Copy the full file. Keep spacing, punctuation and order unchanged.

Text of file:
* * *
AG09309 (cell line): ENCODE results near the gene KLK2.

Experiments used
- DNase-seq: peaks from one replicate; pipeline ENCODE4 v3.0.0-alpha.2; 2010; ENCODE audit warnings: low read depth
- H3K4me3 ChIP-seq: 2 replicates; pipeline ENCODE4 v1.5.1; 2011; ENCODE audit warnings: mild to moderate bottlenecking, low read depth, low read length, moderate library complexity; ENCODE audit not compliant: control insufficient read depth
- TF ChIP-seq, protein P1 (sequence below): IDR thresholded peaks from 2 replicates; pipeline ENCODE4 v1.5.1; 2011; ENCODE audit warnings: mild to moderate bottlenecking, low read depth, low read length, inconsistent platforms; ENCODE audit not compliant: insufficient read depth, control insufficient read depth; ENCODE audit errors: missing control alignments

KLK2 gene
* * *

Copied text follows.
AG09309 (cell line): ENCODE results near the gene KLK2.

Experiments used
- DNase-seq: peaks from one replicate; pipeline ENCODE4 v3.0.0-alpha.2; 2010; ENCODE audit warnings: low read depth
- H3K4me3 ChIP-seq: 2 replicates; pipeline ENCODE4 v1.5.1; 2011; ENCODE audit warnings: mild to moderate bottlenecking, low read depth, low read length, moderate library complexity; ENCODE audit not compliant: control insufficient read depth
- TF ChIP-seq, protein P1 (sequence below): IDR thresholded peaks from 2 replicates; pipeline ENCODE4 v1.5.1; 2011; ENCODE audit warnings: mild to moderate bottlenecking, low read depth, low read length, inconsistent platforms; ENCODE audit not compliant: insufficient read depth, control insufficient read depth; ENCODE audit errors: missing control alignments

KLK2 gene